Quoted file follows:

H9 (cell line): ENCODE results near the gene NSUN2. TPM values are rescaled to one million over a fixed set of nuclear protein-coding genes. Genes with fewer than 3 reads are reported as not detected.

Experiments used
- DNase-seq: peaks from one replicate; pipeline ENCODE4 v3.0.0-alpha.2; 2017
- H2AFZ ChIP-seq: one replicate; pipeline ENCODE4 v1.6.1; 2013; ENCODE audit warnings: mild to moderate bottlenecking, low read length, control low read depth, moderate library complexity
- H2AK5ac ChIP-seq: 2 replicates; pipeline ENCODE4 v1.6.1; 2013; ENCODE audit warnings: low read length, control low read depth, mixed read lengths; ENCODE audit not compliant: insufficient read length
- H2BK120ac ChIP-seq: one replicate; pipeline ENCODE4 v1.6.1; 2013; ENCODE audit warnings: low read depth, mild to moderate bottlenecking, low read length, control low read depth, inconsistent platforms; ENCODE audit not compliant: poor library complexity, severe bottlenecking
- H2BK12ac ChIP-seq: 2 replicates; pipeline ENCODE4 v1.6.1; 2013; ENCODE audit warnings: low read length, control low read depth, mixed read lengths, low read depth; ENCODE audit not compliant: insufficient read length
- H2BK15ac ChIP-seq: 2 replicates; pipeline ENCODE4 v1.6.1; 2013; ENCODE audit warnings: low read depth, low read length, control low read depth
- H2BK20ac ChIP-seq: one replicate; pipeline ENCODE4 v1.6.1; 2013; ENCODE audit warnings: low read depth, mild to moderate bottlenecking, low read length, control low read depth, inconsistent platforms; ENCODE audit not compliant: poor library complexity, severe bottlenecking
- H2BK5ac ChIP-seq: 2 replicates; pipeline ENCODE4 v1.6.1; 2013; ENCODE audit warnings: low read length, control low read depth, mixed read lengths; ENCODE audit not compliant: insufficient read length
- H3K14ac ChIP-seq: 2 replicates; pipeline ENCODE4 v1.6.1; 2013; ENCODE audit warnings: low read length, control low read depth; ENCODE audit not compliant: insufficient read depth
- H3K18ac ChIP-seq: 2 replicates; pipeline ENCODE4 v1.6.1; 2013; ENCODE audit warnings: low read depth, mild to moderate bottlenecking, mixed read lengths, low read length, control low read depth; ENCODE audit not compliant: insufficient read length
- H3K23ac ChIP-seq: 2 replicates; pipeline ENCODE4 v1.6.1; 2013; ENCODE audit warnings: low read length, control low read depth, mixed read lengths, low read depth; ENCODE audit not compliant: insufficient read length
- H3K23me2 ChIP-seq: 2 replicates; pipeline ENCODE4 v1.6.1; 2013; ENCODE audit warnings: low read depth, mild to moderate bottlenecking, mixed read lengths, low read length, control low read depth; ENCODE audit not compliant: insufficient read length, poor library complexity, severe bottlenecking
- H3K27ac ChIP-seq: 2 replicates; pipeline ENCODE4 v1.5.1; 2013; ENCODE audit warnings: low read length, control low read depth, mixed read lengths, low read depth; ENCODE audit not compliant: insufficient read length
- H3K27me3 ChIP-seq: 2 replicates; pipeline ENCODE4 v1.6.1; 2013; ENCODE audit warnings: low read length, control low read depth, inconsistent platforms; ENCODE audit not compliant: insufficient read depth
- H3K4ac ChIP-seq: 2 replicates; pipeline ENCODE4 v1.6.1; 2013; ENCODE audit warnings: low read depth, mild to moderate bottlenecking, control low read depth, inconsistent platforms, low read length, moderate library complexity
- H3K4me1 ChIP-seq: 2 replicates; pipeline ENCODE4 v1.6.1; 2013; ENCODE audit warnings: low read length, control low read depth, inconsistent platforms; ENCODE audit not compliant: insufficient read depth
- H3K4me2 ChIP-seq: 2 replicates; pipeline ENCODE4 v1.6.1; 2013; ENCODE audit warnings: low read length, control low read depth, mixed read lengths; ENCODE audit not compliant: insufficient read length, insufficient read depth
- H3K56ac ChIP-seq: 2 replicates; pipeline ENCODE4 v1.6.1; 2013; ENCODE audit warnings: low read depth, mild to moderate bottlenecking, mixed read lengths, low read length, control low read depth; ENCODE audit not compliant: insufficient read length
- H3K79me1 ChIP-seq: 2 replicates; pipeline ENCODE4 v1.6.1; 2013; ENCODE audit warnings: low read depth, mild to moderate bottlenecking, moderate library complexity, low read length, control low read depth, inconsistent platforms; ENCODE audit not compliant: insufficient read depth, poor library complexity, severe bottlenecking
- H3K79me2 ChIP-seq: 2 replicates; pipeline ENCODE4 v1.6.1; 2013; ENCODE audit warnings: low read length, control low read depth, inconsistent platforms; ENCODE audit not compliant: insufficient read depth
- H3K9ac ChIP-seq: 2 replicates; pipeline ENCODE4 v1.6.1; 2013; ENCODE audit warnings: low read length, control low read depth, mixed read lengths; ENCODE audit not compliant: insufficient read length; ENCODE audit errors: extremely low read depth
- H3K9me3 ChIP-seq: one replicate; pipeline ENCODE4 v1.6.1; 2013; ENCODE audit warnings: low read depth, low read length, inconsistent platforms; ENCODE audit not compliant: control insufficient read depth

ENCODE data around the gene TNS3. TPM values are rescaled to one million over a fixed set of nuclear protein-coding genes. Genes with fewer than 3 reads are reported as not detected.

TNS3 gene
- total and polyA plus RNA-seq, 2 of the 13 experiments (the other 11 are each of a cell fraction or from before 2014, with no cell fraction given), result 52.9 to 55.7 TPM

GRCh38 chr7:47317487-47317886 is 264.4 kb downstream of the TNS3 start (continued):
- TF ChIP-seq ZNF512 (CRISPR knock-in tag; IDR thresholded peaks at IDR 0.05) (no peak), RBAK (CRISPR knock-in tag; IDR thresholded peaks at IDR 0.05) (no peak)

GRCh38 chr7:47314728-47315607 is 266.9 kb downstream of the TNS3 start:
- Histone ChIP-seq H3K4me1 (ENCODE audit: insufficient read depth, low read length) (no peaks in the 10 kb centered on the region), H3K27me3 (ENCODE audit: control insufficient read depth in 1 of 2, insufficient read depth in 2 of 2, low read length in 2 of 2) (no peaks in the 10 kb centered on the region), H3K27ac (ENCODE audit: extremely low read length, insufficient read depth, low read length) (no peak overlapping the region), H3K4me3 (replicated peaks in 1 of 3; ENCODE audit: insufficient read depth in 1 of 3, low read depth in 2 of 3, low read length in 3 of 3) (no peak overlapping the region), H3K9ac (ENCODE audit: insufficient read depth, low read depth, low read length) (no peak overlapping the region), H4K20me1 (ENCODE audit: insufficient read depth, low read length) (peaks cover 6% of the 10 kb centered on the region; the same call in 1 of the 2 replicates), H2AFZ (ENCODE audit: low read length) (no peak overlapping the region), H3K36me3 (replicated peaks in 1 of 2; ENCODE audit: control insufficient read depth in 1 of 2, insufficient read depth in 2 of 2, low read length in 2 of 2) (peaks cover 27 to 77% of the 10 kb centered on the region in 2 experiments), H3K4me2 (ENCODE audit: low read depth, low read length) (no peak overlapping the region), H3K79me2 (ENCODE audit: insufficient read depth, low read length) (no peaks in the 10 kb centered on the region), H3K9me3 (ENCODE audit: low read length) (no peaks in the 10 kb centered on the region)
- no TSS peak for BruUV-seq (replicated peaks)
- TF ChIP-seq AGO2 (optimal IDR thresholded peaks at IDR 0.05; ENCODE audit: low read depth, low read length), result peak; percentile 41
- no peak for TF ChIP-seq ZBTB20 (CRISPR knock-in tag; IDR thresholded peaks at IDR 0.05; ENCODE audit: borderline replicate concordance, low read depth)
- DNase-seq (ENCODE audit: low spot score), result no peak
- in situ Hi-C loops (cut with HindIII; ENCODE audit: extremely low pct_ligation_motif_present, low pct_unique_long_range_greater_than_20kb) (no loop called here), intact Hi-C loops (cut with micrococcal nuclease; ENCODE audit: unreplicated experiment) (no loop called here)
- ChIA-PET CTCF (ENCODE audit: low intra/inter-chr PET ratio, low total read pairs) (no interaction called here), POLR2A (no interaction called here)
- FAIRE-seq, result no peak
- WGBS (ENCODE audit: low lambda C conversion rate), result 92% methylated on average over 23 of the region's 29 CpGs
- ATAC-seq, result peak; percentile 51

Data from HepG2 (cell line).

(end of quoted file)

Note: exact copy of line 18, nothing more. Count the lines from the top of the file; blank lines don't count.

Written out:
- H3K4me1 ChIP-seq: 2 replicates; pipeline ENCODE4 v1.6.1; 2013; ENCODE audit warnings: low read length, control low read depth, inconsistent platforms; ENCODE audit not compliant: insufficient read depth